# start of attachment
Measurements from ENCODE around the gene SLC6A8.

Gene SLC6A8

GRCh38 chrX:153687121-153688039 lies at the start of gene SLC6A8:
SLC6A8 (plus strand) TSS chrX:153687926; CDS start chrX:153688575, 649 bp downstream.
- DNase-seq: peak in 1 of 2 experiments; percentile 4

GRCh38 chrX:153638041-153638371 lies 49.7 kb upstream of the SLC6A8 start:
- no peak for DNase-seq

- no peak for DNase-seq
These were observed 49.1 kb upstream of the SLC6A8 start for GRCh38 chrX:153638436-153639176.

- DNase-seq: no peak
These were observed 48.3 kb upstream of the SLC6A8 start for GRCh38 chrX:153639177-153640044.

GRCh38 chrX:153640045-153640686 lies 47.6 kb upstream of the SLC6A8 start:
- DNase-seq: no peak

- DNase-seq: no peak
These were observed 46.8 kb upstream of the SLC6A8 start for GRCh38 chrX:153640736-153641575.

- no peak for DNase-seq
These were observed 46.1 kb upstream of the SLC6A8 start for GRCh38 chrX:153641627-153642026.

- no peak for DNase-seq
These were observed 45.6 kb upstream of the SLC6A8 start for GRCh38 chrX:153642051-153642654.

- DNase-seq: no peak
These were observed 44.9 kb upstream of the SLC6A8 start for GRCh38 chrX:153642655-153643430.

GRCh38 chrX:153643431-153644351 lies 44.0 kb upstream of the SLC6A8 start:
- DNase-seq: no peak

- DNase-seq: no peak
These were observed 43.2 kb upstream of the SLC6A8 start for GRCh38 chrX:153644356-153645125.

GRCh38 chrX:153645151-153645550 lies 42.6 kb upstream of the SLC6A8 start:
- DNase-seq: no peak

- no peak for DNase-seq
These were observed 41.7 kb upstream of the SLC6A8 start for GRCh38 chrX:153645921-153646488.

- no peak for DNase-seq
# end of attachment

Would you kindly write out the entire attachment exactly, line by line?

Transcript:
Measurements from ENCODE around the gene SLC6A8.

Gene SLC6A8

GRCh38 chrX:153687121-153688039 lies at the start of gene SLC6A8:
SLC6A8 (plus strand) TSS chrX:153687926; CDS start chrX:153688575, 649 bp downstream.
- DNase-seq: peak in 1 of 2 experiments; percentile 4

GRCh38 chrX:153638041-153638371 lies 49.7 kb upstream of the SLC6A8 start:
- no peak for DNase-seq

- no peak for DNase-seq
These were observed 49.1 kb upstream of the SLC6A8 start for GRCh38 chrX:153638436-153639176.

- DNase-seq: no peak
These were observed 48.3 kb upstream of the SLC6A8 start for GRCh38 chrX:153639177-153640044.

GRCh38 chrX:153640045-153640686 lies 47.6 kb upstream of the SLC6A8 start:
- DNase-seq: no peak

- DNase-seq: no peak
These were observed 46.8 kb upstream of the SLC6A8 start for GRCh38 chrX:153640736-153641575.

- no peak for DNase-seq
These were observed 46.1 kb upstream of the SLC6A8 start for GRCh38 chrX:153641627-153642026.

- no peak for DNase-seq
These were observed 45.6 kb upstream of the SLC6A8 start for GRCh38 chrX:153642051-153642654.

- DNase-seq: no peak
These were observed 44.9 kb upstream of the SLC6A8 start for GRCh38 chrX:153642655-153643430.

GRCh38 chrX:153643431-153644351 lies 44.0 kb upstream of the SLC6A8 start:
- DNase-seq: no peak

- DNase-seq: no peak
These were observed 43.2 kb upstream of the SLC6A8 start for GRCh38 chrX:153644356-153645125.

GRCh38 chrX:153645151-153645550 lies 42.6 kb upstream of the SLC6A8 start:
- DNase-seq: no peak

- no peak for DNase-seq
These were observed 41.7 kb upstream of the SLC6A8 start for GRCh38 chrX:153645921-153646488.

- no peak for DNase-seq